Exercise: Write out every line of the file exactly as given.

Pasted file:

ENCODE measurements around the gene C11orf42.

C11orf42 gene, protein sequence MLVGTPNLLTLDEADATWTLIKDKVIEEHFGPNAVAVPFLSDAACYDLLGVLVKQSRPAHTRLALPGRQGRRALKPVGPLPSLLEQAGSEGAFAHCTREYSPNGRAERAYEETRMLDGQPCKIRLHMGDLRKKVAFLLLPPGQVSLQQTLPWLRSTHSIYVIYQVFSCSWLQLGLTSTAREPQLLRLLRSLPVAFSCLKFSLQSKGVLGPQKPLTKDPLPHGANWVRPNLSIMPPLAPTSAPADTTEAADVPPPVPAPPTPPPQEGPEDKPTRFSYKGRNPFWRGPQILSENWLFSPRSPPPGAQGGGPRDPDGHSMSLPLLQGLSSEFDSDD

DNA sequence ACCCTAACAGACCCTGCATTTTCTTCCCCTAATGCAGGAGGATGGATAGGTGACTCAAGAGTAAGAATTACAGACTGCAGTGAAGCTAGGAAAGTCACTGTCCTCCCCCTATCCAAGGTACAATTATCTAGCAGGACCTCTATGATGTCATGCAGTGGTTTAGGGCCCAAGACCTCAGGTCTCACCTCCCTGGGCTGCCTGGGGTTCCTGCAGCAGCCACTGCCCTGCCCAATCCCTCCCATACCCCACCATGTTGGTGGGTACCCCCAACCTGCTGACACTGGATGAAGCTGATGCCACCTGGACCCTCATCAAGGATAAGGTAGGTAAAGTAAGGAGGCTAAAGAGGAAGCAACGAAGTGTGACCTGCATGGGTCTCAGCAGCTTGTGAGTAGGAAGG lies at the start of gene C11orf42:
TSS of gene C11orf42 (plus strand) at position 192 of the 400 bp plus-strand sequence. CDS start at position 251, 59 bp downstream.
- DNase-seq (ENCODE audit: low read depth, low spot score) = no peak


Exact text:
ENCODE measurements around the gene C11orf42.

C11orf42 gene, protein sequence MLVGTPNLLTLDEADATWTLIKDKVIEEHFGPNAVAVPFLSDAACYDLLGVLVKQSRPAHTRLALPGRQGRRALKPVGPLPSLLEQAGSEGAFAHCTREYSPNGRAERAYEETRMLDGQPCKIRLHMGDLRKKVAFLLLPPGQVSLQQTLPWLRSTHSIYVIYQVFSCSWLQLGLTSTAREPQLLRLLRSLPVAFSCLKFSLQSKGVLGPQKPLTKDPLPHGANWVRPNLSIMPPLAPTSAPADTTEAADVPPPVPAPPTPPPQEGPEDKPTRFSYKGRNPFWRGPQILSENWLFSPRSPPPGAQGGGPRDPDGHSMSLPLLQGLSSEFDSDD

DNA sequence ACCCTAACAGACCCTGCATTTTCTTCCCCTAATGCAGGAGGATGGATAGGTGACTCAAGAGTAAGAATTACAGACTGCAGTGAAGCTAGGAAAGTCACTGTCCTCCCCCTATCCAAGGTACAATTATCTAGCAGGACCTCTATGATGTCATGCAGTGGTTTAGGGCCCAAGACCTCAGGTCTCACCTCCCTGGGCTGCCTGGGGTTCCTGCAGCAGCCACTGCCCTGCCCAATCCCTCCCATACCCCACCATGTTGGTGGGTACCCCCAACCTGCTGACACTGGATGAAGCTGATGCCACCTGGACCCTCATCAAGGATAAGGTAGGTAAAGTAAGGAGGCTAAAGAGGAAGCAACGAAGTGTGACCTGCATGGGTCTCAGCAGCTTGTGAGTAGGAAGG lies at the start of gene C11orf42:
TSS of gene C11orf42 (plus strand) at position 192 of the 400 bp plus-strand sequence. CDS start at position 251, 59 bp downstream.
- DNase-seq (ENCODE audit: low read depth, low spot score) = no peak